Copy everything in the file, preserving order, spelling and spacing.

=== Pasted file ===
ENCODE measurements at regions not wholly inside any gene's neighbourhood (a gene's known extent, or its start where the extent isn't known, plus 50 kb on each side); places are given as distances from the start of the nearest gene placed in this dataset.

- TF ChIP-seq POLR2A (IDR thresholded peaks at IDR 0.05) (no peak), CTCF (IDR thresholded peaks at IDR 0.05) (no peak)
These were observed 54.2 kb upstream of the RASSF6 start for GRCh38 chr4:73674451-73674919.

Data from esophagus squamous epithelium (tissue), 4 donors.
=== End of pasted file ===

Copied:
ENCODE measurements at regions not wholly inside any gene's neighbourhood (a gene's known extent, or its start where the extent isn't known, plus 50 kb on each side); places are given as distances from the start of the nearest gene placed in this dataset.

- TF ChIP-seq POLR2A (IDR thresholded peaks at IDR 0.05) (no peak), CTCF (IDR thresholded peaks at IDR 0.05) (no peak)
These were observed 54.2 kb upstream of the RASSF6 start for GRCh38 chr4:73674451-73674919.

Data from esophagus squamous epithelium (tissue), 4 donors.